The Amur tiger (formerly known as the Siberian tiger) is one of the largest cats in the world and one of the most endangered. Fewer than 500 remain in the wild in Far East Russia and on the the borders of China and possibly North Korea.
Range & Habitat
Tropical forests, tall grass jungles, and coniferous woodlands along the Amur River in eastern Russia. Amur tigers prefer forest areas or areas with dense cover, access to a water source and sufficient large prey.
Conservation Status: Endangered
Endangered due to humans poaching, hunting and contributing to their habitat loss through logging and deforestation.
In the Wild: Large prey such as deer or wild pigs; they will sometimes eat eggs, carrion and birds if large prey is scarce.
At the Zoo: Raw meat 6 days a week and a frozen rabbit once a week to keep their jaw and teeth healthy.
Fun Facts about the Amur Tiger
- A tiger’s closest relative is the lion. There are few differences between the anatomical structures of a lion and a tiger, and both species share a common ancestor.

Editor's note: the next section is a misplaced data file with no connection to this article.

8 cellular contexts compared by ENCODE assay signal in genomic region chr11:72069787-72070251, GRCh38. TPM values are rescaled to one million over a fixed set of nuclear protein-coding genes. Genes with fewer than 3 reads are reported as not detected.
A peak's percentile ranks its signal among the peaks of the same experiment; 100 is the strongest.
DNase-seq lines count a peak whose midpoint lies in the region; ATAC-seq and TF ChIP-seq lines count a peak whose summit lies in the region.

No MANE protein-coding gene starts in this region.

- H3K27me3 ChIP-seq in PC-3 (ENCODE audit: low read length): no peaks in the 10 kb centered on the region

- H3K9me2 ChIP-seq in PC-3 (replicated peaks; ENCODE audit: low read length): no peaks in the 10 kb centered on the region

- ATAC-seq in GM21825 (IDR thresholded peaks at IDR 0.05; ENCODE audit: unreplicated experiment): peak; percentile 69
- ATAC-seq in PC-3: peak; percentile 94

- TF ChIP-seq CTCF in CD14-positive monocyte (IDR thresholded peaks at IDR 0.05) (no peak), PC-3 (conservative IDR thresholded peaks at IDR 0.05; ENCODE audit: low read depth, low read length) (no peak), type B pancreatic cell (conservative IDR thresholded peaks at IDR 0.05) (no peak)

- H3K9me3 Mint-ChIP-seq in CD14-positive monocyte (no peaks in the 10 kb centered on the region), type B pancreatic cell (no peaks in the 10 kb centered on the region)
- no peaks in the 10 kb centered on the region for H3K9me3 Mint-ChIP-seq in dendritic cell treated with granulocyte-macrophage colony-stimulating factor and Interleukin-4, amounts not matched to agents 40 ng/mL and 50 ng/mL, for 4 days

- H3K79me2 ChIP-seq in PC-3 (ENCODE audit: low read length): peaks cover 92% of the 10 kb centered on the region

- All tigers have different stripe patterns on their coats. As with human fingerprints, no two tigers have the same stripe pattern. Researchers use these distinctions to identify tigers in the wild.
- Amur tigers were once called Siberian tigers as their range extended throughout Siberia. Today the wild population’s range has shrunk to the area around Russia’s Amur River Basin.
Saint Louis Zoo. (2003). Retrieved May 11, 2020, from https://www.stlzoo.org/animals/abouttheanimals/mammals/carnivores/amurtiger
Tiger. (2019, September 20). Retrieved May 11, 2020, from https://nationalzoo.si.edu/animals/tiger
Tiger: Panthera. (n.d.). Retrieved May 11, 2020, from https://www.panthera.org/cat/tiger?gclid=Cj0KCQjwzN71BRCOARIsAF8pjfg4IaKIZMGGsb1bkWKQPrh62OUobW-3e4VNZcqAeSZhQtu4Bca11-QaAh-IEALw_wcB